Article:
Let’s look at the goats from the top row to the bottom row moving from left to right.

comparison with heads

Goat #1

This doe is a Pygmy. This girl is a great example of what a Pygmy doe should look like. She is show quality, however, not what a Fainting Goat should look like. She is shaped squarely like a block. Look at her head and you can tell she isn’t a Fainting Goat. Notice how compact and short her head is. She also has short, small ears.

Goat #2

This doe is a Kiko doe. She shows off nice muscling and big good bone. But one look at the head reveals she is not a Fainting Goat. This doe has a longer and wider ear. They are floppy.

Goat #3

This is a Fainting Goat. If you look closely you will see a distinct stop at eye level. This stop is why some say they have dished heads.  Her head is of medium in size and width. Her ears are of medium length and width and are held outward. She has a nice broad muzzle.

Goat #4

This is another Fainting doe. Look at the width between her eyes. She has a nice rounded muzzle. Her ears our held outward and they are of medium length and width. They are rigid and open.

Goat #5

This is a Nigerian Dwarf doe. She has a refined head. Not a large jaw. Her muzzle is snippy and not broad.  Her ears are very erect. Again the head tells a lot!

I hope you now have a better understanding about why the head is so important and why we must follow the breed standard to keep the breed historically correct!


NECK:The neck should be moderate in length attaching nicely into the withers and shoulders. Ideally the Does should have a refined feminine look while Bucks should reveal a more masculine feature. Ideally the neck will be held horizontally making the head appear to hang slightly low.

FRONT LEGS & CHEST:The legs should sit squarelyunder the body. Ideally the front legs should be straight and set wide apart. The legs should show good bone circumference.. Ideally the circumference should be big boned; however, a finder bone is found to be acceptable. The elbows should be close to the ribs. The forearm should show some muscling. The goat should move easily demonstrating both grace and power. The chest ideally should be moderately broad revealing a nice brisket.  It should be full at the point of the elbows.Legs should be moderate in height keeping in proportion with their body since the breed is a not a large breed.

BACK & BARREL:Ideally the goat should be medium to long in length with a strong level top-line. They should be well-muscled and showing good depth.

RUMP:Ideally the rump should show a slight downward angle (neither level nor steep) when viewed from the side. Pin bones should be wide and slightly lower than the hips. Ideally the tail should be nicely set.  The tail should be wide at the base and taper towards the tip. The tail should ideally be carried high and is acceptable to sometimes curve up and over the rump.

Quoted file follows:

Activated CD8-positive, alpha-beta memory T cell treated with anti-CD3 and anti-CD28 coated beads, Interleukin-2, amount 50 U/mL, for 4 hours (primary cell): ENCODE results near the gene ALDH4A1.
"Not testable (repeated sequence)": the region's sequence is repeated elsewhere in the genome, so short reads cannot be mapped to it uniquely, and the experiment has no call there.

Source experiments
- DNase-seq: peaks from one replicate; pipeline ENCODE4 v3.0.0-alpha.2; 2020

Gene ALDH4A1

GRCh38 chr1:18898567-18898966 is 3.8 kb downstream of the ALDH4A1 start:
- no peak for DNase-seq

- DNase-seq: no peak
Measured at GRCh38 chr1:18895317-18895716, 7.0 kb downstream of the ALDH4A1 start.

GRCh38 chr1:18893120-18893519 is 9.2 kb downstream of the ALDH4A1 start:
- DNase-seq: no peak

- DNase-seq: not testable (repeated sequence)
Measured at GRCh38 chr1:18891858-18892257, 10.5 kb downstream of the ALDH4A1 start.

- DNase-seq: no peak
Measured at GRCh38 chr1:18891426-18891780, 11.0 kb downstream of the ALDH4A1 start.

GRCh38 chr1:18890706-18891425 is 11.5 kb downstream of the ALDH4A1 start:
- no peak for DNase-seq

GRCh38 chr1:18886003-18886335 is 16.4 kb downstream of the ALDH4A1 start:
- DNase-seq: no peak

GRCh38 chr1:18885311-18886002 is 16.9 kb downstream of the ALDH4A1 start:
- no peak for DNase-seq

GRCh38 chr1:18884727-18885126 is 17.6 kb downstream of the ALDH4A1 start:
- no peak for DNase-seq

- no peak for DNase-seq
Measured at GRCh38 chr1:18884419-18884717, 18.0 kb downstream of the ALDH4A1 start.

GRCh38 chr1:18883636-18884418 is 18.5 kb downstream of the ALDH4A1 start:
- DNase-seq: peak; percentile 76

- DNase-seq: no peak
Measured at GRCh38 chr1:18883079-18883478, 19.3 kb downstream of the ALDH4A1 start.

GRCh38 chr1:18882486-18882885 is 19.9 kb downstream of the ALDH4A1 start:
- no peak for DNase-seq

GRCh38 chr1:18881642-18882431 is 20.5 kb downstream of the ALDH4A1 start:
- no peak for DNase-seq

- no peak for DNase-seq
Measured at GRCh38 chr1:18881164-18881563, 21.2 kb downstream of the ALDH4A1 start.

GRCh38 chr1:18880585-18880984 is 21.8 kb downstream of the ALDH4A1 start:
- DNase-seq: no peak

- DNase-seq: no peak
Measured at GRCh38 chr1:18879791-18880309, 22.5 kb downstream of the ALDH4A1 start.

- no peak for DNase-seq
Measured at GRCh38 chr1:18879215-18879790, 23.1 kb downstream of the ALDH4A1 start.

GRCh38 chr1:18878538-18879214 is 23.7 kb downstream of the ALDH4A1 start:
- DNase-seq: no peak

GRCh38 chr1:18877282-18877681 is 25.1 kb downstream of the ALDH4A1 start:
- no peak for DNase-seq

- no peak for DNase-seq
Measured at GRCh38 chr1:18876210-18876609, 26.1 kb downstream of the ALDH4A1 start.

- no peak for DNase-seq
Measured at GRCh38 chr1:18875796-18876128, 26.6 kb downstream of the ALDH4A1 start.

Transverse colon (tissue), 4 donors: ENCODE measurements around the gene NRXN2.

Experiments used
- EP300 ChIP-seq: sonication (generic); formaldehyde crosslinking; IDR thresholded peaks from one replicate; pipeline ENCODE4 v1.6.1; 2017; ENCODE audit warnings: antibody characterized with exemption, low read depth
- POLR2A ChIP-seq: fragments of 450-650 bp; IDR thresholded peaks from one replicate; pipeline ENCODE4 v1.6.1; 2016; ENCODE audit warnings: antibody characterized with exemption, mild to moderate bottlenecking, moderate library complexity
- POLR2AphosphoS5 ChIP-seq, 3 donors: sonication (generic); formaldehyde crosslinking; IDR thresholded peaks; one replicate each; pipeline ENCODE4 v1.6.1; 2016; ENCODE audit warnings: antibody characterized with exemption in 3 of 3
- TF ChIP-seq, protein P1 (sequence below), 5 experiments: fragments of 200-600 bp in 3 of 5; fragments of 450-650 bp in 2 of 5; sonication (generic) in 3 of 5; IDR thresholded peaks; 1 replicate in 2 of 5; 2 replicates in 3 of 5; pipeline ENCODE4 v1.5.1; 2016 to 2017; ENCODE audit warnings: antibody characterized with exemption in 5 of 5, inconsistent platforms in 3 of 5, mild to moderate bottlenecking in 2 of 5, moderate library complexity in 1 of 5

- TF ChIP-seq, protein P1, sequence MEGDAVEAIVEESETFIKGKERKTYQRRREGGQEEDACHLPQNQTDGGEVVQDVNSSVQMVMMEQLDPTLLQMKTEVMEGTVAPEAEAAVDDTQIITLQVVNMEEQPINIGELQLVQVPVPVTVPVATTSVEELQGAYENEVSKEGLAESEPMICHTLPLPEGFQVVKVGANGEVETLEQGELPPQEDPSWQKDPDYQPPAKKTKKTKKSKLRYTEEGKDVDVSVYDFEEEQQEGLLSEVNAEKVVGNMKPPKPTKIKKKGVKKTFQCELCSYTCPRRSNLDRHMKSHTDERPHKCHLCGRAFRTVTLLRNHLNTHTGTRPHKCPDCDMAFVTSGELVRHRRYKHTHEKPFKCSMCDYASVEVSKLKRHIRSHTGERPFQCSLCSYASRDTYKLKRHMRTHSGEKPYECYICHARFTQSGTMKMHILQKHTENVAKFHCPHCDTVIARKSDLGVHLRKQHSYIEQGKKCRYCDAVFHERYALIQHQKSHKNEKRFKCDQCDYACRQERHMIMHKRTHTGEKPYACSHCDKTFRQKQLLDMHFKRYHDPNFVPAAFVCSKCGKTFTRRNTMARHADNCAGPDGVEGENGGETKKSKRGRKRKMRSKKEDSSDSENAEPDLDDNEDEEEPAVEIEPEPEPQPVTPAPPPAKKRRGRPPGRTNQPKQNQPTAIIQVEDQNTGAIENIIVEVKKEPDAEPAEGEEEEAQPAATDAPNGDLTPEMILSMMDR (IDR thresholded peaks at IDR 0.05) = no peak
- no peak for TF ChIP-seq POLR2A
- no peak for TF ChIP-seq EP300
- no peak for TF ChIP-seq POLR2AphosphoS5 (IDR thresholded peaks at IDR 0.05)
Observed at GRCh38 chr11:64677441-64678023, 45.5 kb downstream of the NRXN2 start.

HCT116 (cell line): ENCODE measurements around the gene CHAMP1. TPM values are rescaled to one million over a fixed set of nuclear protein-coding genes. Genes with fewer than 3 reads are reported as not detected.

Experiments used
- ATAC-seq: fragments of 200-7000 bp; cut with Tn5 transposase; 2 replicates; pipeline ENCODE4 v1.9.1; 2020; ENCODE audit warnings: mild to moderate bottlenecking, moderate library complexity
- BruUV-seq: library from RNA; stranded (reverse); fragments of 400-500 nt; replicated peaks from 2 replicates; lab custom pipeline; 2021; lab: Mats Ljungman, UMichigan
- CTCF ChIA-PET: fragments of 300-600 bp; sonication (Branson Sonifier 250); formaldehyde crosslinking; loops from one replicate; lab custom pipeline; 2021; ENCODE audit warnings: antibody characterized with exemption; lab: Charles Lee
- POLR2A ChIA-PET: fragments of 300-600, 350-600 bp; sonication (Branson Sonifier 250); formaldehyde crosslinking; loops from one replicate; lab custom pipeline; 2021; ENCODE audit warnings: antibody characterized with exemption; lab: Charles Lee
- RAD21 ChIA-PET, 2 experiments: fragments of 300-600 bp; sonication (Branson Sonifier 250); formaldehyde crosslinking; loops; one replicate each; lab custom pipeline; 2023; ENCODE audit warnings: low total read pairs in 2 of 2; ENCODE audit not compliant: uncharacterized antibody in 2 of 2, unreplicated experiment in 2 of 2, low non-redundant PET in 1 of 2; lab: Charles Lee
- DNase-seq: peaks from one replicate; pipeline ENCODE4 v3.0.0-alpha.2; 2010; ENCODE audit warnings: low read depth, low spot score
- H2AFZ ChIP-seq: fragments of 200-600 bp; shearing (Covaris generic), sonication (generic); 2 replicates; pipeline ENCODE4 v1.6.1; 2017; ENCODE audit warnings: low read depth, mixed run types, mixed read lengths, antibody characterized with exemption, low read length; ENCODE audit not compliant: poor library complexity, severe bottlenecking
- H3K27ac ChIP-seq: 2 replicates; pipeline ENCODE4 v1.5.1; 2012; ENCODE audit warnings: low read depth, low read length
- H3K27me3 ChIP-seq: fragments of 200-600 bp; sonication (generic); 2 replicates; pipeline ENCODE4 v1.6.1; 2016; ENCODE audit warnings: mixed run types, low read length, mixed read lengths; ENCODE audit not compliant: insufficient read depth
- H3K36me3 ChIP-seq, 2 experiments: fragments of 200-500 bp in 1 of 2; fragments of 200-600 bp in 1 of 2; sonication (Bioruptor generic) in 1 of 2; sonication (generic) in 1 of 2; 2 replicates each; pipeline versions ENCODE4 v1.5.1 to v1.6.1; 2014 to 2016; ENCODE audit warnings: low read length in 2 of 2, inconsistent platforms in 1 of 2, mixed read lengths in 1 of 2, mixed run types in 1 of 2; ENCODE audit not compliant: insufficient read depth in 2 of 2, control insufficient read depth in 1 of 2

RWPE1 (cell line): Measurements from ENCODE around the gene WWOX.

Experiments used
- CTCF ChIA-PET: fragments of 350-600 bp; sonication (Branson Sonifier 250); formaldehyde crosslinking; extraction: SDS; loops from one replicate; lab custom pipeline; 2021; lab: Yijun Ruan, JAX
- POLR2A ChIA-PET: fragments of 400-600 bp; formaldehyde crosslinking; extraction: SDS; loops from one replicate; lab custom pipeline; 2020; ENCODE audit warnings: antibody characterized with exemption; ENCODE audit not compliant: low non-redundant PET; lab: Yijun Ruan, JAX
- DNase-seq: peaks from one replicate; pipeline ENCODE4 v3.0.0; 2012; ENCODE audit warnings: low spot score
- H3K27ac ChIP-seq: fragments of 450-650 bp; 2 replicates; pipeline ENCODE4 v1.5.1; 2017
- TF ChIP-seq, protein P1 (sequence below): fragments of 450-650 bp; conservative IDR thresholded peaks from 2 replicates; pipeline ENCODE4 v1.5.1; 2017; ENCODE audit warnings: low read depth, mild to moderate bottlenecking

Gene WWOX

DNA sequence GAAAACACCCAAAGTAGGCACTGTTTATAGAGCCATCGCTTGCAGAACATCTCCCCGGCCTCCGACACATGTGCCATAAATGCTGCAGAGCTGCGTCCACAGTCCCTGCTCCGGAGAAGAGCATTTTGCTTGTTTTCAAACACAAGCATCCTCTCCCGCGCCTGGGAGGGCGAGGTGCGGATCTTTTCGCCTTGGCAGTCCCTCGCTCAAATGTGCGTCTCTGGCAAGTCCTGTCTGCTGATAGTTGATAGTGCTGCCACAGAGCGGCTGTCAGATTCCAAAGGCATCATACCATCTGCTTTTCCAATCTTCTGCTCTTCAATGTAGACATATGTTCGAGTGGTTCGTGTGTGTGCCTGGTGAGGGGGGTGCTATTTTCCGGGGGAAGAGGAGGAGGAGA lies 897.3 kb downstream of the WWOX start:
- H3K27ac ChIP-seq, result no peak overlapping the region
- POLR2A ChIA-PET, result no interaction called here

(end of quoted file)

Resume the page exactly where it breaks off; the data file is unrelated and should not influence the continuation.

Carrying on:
HIND LEGS:The hind legs will often demonstrate their degree of Faint-ability as they stiffen or lock up often in their hind legs. This will also cause their hind legs to be more muscular than other goats of their comparable size. When they are not stiffened, the goat should be able to move with grace and power. Ideally the hind legs should be straight when viewed from the rear. Ideally they should sit squarely under the body. They should be of moderate width at the hocks. Pasterns should be short and straight. Hind legs should show good bone circumference. Ideally the circumference should be big boned; however, a finer bone is found to be acceptable. The hind legs should appear strong. They should sit squarely under the goats’ body. Ideally when the hind legs are viewed from the side they should show a moderate degree of angularity. Legs should be moderate in height keeping in proportion with their body since the breed is a not a large breed.

The following goats demonstrate how the hind legs of the Fainting Goats often show off their muscling from all the contractions used to get stiff and faint.



FEET: They should be proportional to the goat, and should be strong and well-shaped. Their hooves should be symmetrical with good heel depth.

DOES VERSUS BUCKS:Does ideally will show off their feminine side while bucks tend to be more masculine. Ideally two functional teats of uniform size are desired. Udders should be nicely attached. Bucks should have two non-functional teats. Bucks should have two testicles of equal size, descended fully and showing firmness.

COLOR:All colors are acceptable. Most patterns are also acceptable. Frosting on the nose and ears are acceptable. Moon spots are also acceptable. Breeders are encouraged to learn the different colors and patterns found in the Fainting Goat breed. You may refer to our AFGO color chart in the educational section for more helpful information about colors and patterns. The breed has some variances since they started out as a landrace breed.